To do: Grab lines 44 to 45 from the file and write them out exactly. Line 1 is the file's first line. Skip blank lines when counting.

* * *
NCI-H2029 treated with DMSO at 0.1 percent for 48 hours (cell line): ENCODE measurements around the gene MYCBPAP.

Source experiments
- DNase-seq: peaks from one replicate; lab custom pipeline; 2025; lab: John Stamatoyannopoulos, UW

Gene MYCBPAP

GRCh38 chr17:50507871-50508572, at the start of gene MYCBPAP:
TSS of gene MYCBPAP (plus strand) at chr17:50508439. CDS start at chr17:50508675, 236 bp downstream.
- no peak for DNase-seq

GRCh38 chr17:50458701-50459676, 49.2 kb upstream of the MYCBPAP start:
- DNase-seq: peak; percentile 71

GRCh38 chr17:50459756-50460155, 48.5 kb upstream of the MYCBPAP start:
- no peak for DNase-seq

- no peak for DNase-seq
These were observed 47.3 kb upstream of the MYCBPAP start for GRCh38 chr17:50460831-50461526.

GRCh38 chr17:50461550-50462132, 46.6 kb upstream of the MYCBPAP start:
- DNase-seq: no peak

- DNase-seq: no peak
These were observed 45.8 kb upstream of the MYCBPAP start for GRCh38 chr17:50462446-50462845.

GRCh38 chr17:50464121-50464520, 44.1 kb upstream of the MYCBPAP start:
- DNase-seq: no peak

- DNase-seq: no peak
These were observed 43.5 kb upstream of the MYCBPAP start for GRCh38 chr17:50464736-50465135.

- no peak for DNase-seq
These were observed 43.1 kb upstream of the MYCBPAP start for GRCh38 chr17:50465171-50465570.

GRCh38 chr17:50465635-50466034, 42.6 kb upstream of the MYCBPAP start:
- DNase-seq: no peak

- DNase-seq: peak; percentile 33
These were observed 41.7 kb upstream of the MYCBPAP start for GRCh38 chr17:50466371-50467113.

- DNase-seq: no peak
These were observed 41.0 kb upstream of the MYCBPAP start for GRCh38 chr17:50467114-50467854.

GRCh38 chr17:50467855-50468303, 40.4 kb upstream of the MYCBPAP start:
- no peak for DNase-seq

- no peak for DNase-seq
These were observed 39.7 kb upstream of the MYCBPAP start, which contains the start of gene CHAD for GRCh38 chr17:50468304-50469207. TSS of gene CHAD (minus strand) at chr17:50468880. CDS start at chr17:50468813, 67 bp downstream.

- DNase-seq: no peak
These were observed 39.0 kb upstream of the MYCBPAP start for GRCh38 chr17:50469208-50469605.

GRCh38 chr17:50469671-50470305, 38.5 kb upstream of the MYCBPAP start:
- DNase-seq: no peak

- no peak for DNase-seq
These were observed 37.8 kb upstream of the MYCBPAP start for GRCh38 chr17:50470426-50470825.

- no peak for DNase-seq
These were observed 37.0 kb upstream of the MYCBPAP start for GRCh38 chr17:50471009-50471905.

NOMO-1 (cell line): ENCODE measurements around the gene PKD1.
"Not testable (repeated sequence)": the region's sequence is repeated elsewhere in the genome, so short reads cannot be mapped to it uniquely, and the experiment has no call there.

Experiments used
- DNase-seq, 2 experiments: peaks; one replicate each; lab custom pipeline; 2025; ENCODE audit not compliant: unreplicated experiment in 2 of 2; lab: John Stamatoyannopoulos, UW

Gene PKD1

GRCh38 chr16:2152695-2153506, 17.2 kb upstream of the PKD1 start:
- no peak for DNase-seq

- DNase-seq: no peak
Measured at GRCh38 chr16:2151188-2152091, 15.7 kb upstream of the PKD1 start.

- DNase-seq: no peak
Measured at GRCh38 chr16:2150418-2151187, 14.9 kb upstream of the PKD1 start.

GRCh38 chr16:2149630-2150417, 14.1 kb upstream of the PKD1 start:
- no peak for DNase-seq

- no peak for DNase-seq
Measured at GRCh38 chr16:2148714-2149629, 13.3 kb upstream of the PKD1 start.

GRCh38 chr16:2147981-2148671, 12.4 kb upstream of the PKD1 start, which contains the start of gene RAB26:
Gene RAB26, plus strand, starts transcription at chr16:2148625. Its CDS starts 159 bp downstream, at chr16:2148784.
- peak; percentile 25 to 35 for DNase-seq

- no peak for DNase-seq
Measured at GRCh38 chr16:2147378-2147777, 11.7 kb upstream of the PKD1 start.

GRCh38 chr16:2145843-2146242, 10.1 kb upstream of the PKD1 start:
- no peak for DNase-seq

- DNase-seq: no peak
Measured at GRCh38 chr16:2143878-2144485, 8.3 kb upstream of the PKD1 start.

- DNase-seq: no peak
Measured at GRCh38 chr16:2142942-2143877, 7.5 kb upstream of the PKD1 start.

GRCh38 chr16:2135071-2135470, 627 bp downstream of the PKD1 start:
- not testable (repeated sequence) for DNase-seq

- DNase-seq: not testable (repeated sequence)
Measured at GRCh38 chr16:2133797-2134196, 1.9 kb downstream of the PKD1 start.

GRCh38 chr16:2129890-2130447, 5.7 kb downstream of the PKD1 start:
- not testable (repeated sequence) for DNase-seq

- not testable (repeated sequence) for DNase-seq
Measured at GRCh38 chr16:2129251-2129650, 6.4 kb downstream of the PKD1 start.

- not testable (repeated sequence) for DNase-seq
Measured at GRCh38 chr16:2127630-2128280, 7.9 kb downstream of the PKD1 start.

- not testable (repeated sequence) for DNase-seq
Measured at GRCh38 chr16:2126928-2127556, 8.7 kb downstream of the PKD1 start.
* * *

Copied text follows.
Experiments used
- DNase-seq, 2 experiments: peaks; one replicate each; lab custom pipeline; 2025; ENCODE audit not compliant: unreplicated experiment in 2 of 2; lab: John Stamatoyannopoulos, UW